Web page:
1. (a) Suter, C. M. The Organic Chemistry of Sulfur; Wiley: New York, 1944; pp 48-74. (b) Kaiser, E. T. The Organic Chemistry of Sulfur; Plenum: New York, 1977; p 649. (c) Use as methylating agent: Fieser, L.; Fieser, M. FF 1967, 1, 293 and further references cited therein.
2. (a) Material Safety Data Sheets (MSDS) on dimethyl sulfate are available from various vendors. (b) Merck Index 11th ed.; 1989, p 3247. (c) Review of carcinogenicity studies: IARC Monographs 1974, 4, 271. (d) Mutagenicity studies: Hoffman, G. R. Mutat. Res. 1980, 75, 63.
3. Stodola, F. H. JOC 1964, 29, 2490.
4. Achet, D.; Rocrelle, D.; Murengezi, I.; Delmas, M.; Gaset, A. S 1986, 642.
5. Hart, D. J.; Merriman, G. H. TL 1989, 30, 5093.
6. Benson, R. E.; Cairns, T. L. JACS 1948, 70, 2115.
7. Kukolja, S.; Draheim, S. E.; Pfeil, J. L.; Cooper, R. D. G.; Graves, B. J.; Holmes, R. E.; Neel, D. A.; Huffman, G. W.; Webber, J. A.; Kinnick, M. D.; Vasileff, R. T.; Foster, B. J. JMC 1985, 28, 1886.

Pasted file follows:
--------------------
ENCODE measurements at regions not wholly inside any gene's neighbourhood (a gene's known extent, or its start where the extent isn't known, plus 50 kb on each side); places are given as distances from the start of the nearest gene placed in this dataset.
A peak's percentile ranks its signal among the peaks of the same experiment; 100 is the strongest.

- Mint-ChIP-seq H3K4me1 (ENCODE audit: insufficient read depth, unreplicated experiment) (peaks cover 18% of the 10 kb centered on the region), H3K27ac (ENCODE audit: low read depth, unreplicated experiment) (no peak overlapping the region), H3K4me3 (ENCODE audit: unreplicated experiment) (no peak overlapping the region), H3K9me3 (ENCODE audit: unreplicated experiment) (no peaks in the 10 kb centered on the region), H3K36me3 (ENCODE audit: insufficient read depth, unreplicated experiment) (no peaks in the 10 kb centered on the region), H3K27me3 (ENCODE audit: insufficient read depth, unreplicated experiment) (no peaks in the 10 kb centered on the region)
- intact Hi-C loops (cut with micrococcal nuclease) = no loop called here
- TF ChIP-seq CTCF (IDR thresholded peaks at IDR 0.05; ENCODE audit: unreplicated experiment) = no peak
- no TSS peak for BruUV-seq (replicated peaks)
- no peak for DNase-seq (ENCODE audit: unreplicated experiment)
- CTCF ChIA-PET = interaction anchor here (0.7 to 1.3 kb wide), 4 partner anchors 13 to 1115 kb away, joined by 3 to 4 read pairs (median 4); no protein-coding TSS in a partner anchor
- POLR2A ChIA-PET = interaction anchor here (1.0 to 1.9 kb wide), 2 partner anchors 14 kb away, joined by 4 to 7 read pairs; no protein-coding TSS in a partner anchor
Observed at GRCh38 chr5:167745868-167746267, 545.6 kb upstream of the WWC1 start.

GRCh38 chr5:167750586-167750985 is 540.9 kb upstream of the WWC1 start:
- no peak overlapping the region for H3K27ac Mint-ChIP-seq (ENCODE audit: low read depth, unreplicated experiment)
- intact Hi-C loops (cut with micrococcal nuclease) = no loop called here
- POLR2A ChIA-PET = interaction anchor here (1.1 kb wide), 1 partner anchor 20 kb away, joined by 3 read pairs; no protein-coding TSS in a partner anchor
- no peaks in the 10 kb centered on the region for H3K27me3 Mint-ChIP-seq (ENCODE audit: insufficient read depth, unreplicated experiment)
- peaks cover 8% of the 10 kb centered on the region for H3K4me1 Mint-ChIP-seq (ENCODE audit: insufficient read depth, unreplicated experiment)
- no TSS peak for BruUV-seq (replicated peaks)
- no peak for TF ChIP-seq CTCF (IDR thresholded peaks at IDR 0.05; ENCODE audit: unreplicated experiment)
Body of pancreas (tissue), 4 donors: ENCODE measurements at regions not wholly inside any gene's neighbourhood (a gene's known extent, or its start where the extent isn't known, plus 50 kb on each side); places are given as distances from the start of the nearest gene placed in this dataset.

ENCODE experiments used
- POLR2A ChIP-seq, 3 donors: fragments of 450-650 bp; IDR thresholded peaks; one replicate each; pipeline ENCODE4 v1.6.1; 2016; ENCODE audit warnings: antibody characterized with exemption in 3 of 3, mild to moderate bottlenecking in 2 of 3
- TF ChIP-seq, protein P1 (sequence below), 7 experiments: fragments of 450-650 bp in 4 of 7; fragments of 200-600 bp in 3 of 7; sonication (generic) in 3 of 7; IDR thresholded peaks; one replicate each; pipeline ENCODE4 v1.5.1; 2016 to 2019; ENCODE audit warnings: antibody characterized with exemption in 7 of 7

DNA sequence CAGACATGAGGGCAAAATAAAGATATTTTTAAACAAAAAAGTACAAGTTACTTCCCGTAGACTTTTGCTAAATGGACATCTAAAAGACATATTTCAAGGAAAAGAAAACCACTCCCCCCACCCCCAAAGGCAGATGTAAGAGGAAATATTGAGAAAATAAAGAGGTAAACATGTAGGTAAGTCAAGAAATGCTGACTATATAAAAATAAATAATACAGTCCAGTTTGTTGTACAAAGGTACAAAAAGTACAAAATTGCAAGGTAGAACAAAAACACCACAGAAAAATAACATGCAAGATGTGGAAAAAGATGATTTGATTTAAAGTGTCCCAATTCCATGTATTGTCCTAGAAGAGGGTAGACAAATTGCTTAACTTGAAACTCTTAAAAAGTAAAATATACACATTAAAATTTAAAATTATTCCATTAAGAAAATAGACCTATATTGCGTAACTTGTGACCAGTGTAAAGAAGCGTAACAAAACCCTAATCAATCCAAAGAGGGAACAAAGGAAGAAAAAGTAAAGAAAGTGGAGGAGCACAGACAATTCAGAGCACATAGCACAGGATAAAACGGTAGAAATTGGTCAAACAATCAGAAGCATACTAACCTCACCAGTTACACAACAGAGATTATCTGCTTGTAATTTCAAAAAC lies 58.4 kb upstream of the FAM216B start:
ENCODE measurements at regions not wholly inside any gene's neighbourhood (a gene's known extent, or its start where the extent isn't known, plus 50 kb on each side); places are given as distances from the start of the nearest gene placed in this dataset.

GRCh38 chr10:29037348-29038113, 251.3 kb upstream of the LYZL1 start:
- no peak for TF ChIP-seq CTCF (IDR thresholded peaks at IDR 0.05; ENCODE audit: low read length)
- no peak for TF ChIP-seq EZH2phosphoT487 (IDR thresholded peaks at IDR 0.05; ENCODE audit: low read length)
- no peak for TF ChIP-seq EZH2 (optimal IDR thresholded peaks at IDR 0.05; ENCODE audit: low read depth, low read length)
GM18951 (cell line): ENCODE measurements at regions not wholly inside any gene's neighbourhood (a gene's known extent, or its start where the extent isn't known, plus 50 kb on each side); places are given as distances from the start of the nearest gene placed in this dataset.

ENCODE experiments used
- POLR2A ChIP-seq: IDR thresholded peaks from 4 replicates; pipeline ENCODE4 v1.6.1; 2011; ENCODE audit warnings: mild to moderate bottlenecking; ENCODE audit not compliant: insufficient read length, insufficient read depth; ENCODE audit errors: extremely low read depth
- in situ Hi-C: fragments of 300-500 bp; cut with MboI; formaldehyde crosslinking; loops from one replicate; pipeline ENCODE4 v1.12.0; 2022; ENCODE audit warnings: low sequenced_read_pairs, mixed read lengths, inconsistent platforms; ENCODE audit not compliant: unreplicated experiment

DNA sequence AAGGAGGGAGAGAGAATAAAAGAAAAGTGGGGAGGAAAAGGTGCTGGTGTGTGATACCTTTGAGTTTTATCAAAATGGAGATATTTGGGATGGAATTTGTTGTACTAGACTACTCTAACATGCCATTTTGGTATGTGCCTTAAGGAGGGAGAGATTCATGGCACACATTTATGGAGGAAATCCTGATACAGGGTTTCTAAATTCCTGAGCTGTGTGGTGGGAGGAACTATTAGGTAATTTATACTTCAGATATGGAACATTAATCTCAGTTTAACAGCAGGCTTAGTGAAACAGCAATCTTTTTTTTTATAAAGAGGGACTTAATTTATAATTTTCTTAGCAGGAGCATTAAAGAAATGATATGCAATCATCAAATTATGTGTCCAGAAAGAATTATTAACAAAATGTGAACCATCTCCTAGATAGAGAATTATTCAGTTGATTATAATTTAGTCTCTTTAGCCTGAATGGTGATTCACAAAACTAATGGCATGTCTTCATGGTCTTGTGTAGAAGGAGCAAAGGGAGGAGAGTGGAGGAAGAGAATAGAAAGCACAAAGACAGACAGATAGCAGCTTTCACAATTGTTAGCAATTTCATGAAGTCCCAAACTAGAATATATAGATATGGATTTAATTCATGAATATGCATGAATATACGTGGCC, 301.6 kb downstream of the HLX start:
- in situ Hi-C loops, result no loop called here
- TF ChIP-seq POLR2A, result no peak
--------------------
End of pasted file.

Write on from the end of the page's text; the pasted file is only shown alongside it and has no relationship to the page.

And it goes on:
8. Feely, W. E.; Beavers, E. M. JACS 1959, 81, 4004.
9. Kawasaki, T.; Kodama, A.; Nishida, T.; Shimizu, K.; Somei, M. H 1991, 32, 221.
10. Goel, O. P.; Krolls, U. OPP 1987, 75.
11. Hock, H.; Lang, S.; Duyfjes, W. CB 1942, 75, 300.
12. Ballini, R.; Carotti, A. SC 1983, 1197.
13. Ogawa, H.; Ichimura, Y.; Chihara, T.; Shousuke, T.; Taya, K. BCJ 1986, 59, 2481.
14. Williams, D. R.; Phillips, J. G.; Barner, B. A. JACS 1981, 103, 7398.
15. Knolker, H. J.; Bauermeister, M.; Blaser, D.; Boese, R.; Pannek, J. B. AG 1989, 225.
16. O'Donnel, M. J.; Bruder, W. A.; Daugherty, B. W.; Liu, D.; Wojciechowski, K. TL 1984, 3651.
17. Kalkote, U. R.; Choudhary, A. R.; Natu, A. A.; Lahoti, R. J.; Ayyangar, N. R. SC 1991, 1889.
18. Clark-Lewis, J. W.; Thompson, M. J. JCS 1957, 442.
19. Maslankiewicz, A.; Zieba, A. H 1992, 33, 247.
20. Kutsuma, T.; Nagayama, I.; Okazaki, T.; Sakamoto, T.; Akaboshhi, S. H 1977, 8, 397.
21. Barton, D. H. R.; McCombie, S. W. JCS(P1) 1975, 1574.
22. Meyers, A. I.; Yamamoto, Y.; Mihelich, E. D.; Bell, R. A. JOC 1980, 45, 2792.
23. Yang, Y.; Wong, H. N. C. CC 1992, 1723.

Gregory Merriman

Hoechst-Roussel Pharmaceuticals, Somerville, NJ, USA

Copyright 1995-2000 by John Wiley & Sons, Ltd. All rights reserved.